new-york

View of “David Adamo,” 2013.

David Adamo

Untitled

View of “David Adamo,” 2013.

Picking one’s way through Berlin-based sculptor David Adamo’s second solo exhibition at this gallery made one feel oddly like a goldfish in a domestic aquarium. Scattered across the floor—and oriented according to the directions they would face in nature—were a number of variously shaped but generally amorphous and sandy-colored waist-high peaks and accretions with the pitted, spongy look of undersea coral. Negotiating these clumps, which are actually cast from clay models in a synthetic plaster called Zellan, the viewer might almost have expected to encounter a tiny model shipwreck or a bubbling oxygen pump. Low lighting contributed to a submerged or subterranean feel; if these weren’t reefs, perhaps they were stalagmites?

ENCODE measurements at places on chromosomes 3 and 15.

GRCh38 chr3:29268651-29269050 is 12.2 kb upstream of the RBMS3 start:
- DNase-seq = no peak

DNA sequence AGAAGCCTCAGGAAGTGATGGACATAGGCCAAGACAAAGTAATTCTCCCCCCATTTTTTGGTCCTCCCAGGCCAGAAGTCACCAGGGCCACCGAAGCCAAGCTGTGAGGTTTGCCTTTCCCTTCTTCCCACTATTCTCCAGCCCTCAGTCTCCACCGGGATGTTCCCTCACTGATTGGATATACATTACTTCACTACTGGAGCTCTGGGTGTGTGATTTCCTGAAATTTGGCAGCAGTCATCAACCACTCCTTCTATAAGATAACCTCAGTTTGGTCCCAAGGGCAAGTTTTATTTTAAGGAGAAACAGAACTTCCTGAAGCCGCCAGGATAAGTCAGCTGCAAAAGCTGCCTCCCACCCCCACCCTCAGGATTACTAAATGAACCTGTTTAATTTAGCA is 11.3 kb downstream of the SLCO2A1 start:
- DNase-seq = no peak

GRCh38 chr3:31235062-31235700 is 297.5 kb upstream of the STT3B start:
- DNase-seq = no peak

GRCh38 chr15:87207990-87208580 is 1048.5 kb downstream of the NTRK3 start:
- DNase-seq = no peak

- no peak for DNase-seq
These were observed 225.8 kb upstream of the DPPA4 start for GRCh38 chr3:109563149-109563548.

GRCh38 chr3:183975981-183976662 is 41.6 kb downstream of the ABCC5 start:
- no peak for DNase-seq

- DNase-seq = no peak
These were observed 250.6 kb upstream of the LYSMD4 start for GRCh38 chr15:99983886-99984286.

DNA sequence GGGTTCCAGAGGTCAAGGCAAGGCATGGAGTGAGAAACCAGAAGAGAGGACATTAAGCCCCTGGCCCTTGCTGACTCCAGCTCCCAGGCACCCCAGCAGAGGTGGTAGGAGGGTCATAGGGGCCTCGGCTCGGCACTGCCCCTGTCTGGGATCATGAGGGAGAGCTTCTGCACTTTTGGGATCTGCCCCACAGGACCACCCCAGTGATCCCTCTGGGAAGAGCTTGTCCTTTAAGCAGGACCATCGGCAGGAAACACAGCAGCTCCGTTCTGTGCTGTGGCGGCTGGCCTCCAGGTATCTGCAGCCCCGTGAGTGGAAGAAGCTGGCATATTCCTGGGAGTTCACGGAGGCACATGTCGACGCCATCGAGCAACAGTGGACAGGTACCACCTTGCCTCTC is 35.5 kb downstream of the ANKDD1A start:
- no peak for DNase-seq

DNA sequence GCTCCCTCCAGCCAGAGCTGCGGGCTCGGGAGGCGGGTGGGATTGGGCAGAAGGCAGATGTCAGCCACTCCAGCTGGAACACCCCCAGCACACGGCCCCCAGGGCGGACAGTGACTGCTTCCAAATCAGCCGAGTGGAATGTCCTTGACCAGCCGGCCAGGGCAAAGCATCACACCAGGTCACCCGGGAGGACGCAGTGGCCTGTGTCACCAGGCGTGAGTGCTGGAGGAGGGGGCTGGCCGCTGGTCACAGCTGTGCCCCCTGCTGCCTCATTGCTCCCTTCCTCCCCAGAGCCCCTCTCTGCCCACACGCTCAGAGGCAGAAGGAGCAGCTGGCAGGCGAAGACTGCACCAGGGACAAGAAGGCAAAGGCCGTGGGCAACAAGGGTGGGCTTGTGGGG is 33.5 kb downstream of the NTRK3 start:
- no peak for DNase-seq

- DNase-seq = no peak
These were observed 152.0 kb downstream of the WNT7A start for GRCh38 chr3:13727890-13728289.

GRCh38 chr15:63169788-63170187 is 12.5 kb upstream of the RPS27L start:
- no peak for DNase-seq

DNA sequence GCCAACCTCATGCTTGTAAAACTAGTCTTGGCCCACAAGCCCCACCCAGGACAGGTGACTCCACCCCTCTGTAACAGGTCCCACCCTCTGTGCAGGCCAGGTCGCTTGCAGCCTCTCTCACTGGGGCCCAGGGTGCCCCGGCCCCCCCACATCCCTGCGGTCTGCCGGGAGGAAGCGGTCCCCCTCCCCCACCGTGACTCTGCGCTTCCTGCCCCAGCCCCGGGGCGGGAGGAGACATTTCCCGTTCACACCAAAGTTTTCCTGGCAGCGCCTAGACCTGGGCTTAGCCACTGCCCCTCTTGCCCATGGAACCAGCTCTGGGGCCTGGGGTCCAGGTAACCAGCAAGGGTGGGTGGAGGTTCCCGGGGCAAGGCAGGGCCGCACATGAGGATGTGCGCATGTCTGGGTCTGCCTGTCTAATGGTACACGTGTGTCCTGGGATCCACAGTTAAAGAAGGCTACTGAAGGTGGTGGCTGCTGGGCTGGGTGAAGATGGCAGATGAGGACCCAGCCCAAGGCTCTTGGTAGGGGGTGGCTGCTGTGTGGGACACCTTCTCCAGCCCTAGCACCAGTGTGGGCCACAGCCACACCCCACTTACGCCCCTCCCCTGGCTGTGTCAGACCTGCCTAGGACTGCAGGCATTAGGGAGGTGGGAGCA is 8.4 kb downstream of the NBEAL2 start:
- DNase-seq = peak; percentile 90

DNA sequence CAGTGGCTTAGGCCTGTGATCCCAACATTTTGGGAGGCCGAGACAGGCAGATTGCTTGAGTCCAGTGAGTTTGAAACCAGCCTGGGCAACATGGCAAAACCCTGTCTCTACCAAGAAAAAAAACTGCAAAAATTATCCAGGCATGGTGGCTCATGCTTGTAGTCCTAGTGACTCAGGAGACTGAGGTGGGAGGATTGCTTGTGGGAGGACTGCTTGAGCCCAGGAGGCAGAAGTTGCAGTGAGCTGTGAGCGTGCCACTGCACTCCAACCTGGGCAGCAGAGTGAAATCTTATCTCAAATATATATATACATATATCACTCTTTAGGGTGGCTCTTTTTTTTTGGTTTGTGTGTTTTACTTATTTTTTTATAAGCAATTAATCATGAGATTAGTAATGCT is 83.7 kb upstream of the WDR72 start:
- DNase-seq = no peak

In fact, the inspiration for Adamo’s new body of work was the termite mound, a natural marvel with obvious appeal to an artist interested in structural

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